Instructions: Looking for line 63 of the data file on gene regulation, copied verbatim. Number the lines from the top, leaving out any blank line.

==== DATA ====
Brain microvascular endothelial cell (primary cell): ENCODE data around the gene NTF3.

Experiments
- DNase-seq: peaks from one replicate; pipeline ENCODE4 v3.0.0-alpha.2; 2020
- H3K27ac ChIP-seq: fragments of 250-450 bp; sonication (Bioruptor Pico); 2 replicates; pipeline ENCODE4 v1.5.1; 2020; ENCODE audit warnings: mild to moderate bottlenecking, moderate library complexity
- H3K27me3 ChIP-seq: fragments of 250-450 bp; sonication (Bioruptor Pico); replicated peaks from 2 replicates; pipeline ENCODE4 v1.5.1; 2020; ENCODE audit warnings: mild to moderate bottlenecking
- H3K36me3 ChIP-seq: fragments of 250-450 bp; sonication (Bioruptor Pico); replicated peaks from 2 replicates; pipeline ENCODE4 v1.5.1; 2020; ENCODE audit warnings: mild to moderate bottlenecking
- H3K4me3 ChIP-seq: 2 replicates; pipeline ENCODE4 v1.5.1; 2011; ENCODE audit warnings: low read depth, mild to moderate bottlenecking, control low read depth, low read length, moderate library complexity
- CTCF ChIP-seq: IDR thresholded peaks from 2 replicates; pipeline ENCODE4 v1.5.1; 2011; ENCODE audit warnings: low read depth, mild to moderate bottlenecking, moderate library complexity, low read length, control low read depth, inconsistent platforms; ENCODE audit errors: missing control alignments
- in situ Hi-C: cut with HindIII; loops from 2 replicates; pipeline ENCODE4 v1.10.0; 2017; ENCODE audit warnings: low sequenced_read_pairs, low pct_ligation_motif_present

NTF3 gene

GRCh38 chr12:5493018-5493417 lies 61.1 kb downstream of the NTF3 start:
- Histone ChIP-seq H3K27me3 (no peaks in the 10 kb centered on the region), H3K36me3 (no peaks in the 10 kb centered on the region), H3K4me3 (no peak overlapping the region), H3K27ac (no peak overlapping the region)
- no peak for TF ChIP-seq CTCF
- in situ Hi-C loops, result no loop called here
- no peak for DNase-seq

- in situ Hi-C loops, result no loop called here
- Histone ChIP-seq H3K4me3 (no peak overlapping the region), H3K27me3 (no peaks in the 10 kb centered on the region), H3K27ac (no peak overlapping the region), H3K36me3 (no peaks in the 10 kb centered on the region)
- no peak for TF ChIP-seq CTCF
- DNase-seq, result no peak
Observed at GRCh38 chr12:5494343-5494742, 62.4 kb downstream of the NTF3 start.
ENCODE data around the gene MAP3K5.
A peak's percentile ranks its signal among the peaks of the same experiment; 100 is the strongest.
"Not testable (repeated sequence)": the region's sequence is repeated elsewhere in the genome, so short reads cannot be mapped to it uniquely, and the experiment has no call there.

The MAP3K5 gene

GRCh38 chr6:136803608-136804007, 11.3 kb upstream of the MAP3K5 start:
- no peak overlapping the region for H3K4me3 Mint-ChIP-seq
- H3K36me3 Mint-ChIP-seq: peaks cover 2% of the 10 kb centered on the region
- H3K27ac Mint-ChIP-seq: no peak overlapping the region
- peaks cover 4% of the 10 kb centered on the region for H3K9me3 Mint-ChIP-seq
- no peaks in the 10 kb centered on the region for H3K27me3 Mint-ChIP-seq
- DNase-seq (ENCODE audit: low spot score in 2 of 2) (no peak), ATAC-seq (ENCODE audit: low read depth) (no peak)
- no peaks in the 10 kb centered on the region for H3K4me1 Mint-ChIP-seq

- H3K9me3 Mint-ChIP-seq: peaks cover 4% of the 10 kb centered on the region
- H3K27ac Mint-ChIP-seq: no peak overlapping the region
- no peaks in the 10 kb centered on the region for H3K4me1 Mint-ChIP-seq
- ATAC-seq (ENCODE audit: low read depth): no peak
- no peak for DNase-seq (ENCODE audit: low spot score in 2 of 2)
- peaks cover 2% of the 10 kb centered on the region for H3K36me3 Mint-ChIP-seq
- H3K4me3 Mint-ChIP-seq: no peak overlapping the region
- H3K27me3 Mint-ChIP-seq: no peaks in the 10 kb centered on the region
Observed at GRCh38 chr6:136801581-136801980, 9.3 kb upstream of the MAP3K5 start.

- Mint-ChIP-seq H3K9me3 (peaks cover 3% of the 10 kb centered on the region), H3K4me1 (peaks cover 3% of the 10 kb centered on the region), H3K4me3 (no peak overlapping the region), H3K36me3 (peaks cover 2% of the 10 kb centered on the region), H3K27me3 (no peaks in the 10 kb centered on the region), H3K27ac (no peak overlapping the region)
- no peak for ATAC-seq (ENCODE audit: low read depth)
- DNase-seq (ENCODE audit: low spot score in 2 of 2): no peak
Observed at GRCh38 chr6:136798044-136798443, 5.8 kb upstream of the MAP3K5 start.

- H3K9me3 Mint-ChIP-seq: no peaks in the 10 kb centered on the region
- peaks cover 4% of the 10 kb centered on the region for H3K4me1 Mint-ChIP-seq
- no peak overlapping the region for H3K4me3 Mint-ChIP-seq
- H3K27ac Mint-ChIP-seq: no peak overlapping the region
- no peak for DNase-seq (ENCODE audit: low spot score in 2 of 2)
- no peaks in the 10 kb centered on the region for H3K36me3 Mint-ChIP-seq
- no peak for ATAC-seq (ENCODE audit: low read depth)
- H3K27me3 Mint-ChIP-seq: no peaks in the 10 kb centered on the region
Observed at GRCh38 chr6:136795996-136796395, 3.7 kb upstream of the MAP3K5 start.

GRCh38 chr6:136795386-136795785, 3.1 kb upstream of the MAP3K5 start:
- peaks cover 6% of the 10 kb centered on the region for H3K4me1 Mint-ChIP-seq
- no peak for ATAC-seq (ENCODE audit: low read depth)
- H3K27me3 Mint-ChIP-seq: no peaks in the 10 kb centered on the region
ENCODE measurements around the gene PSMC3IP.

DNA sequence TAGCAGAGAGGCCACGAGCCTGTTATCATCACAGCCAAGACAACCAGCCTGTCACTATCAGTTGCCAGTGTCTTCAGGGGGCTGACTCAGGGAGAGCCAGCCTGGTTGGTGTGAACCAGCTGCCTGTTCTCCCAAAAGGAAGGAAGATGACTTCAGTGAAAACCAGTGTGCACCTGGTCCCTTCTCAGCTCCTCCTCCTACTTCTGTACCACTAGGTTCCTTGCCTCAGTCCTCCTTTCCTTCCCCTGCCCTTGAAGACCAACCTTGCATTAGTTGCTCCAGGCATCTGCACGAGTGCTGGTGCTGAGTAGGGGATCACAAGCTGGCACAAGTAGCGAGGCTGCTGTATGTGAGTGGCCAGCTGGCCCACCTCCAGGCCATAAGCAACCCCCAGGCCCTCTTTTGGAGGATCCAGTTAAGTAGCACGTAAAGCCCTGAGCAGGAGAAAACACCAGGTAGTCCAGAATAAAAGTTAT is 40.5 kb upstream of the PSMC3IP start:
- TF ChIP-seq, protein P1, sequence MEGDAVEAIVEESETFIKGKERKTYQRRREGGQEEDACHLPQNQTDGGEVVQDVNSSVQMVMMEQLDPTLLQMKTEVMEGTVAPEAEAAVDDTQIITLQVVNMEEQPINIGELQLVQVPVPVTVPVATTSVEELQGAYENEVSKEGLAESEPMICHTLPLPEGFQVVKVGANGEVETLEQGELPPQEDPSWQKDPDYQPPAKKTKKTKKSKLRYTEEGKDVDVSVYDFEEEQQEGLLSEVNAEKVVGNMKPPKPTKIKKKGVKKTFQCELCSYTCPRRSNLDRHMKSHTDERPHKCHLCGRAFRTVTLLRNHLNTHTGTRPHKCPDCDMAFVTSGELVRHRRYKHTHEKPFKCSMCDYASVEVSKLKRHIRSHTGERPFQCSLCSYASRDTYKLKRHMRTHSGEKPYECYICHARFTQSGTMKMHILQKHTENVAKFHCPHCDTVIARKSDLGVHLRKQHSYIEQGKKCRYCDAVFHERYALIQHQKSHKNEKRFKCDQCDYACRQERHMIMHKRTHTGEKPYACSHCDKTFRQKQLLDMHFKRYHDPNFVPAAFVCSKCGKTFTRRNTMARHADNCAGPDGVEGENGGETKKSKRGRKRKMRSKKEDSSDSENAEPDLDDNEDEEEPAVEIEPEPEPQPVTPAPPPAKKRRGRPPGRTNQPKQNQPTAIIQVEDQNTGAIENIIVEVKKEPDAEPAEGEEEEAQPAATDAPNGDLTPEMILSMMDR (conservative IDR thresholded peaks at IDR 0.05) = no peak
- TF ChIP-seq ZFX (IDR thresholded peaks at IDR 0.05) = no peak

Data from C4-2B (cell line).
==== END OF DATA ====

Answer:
Data from C4-2B (cell line).